Reward from ocean’s secret

Matthew Fraser undertaking research at the Abrolhos Islands.
Matthew Fraser undertaking research at the Abrolhos Islands.

The postgraduate marine science student, from UWA, was named as a finalist in the WA Science Awards in the student scientist of the year category for his thesis research on seagrasses.

Mr Fraser developed an interest in Australia’s coastal environment when he moved to WA from Scotland after he finished high school.

A trip to the Great Barrier Reef during his travels around the country inspired him to study marine science so he could learn more about aquatic ecosystems.

‘I found out a lot about seagrasses and the important role they have in maintaining coastal ecosystems,’ he said.

His studies took him to Shark Bay, a world heritage site, which has the largest seagrass meadows in the world and where Mr Fraser is currently conducting research for his PhD on how seagrasses might respond to future environmental changes.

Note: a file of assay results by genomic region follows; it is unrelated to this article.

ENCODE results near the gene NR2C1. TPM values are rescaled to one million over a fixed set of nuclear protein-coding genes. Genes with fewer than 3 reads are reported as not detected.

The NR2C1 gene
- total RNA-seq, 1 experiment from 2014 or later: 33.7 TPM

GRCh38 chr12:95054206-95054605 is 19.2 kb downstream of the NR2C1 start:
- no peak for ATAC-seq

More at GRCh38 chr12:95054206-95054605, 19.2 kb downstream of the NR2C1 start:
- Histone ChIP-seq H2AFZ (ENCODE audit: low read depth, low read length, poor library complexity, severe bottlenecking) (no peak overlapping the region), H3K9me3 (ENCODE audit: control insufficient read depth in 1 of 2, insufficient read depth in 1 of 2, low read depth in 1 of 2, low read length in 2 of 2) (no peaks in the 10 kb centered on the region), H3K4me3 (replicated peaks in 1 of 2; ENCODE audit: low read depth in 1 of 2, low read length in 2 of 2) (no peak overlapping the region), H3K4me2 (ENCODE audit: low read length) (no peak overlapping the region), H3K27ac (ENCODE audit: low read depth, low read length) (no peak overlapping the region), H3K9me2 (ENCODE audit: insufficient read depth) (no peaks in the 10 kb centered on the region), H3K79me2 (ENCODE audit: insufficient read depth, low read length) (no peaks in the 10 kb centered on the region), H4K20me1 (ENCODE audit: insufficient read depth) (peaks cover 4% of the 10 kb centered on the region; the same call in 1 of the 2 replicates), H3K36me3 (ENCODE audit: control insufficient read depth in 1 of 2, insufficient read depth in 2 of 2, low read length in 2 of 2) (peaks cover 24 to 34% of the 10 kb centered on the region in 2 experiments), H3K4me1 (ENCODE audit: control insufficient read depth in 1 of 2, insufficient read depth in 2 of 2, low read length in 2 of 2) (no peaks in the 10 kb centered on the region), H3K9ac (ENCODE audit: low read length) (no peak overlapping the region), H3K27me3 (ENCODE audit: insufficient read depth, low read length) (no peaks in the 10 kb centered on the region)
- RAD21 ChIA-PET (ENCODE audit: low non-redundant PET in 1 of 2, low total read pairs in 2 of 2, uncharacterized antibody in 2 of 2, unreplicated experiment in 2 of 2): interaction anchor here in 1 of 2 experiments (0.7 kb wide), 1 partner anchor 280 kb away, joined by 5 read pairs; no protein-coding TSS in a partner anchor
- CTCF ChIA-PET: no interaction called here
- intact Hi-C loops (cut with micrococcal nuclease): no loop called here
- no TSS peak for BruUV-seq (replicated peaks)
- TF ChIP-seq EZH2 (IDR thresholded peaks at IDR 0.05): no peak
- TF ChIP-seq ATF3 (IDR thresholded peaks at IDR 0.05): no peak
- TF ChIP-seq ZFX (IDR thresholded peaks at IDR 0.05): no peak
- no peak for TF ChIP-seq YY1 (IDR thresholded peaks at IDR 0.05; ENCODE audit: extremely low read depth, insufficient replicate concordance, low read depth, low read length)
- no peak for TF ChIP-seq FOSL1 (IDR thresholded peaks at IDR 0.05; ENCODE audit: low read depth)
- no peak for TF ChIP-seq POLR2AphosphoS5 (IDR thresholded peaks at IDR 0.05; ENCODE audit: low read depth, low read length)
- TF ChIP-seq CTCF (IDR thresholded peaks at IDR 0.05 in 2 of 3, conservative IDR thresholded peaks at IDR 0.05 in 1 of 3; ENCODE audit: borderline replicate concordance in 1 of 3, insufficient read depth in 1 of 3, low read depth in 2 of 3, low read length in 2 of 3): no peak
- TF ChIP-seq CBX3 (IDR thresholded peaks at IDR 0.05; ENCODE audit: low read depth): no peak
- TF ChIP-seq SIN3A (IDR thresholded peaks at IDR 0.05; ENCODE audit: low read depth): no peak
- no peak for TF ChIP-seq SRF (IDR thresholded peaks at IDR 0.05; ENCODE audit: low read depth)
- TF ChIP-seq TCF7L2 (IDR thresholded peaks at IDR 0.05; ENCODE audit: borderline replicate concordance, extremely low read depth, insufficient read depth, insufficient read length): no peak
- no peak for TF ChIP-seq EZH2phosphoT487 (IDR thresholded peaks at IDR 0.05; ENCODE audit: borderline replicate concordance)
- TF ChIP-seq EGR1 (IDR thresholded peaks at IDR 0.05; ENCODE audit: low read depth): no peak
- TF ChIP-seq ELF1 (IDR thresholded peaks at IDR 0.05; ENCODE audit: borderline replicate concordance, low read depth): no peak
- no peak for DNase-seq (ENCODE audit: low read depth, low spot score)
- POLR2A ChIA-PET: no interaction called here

‘Seagrasses are very finely balanced with the environment around them and they are affected by changes in factors such as temperature, light and nutrient availability,’ he said.

‘Seagrasses are foundation species, so any effect on them impacts the entire ecosystem, including sea turtles and the critically endangered dugongs which feed off it.’

Mr Fraser said nutrients and sediment run-off from coastal development could also greatly impact seagrass by reducing light and causing an increase in algae, which competes with seagrass.

His research has contributed to the conservation of Shark Bay and has helped to develop effective management solutions for the WA marine environment.

‘Given that seagrasses provide important functions, including habitat for juvenile fish, maintenance of water quality and carbon sequestration, we must carefully manage future coastal development, particularly in the face of future climate change,’ Mr Fraser said.

As well as his own research, he has been highly involved in teaching and mentoring students and recently developed an innovative undergraduate program which allows students to be involved in practical marine research.

He was one of 17 finalists, nominated across five categories, for outstanding research, crucial to the state’s future development.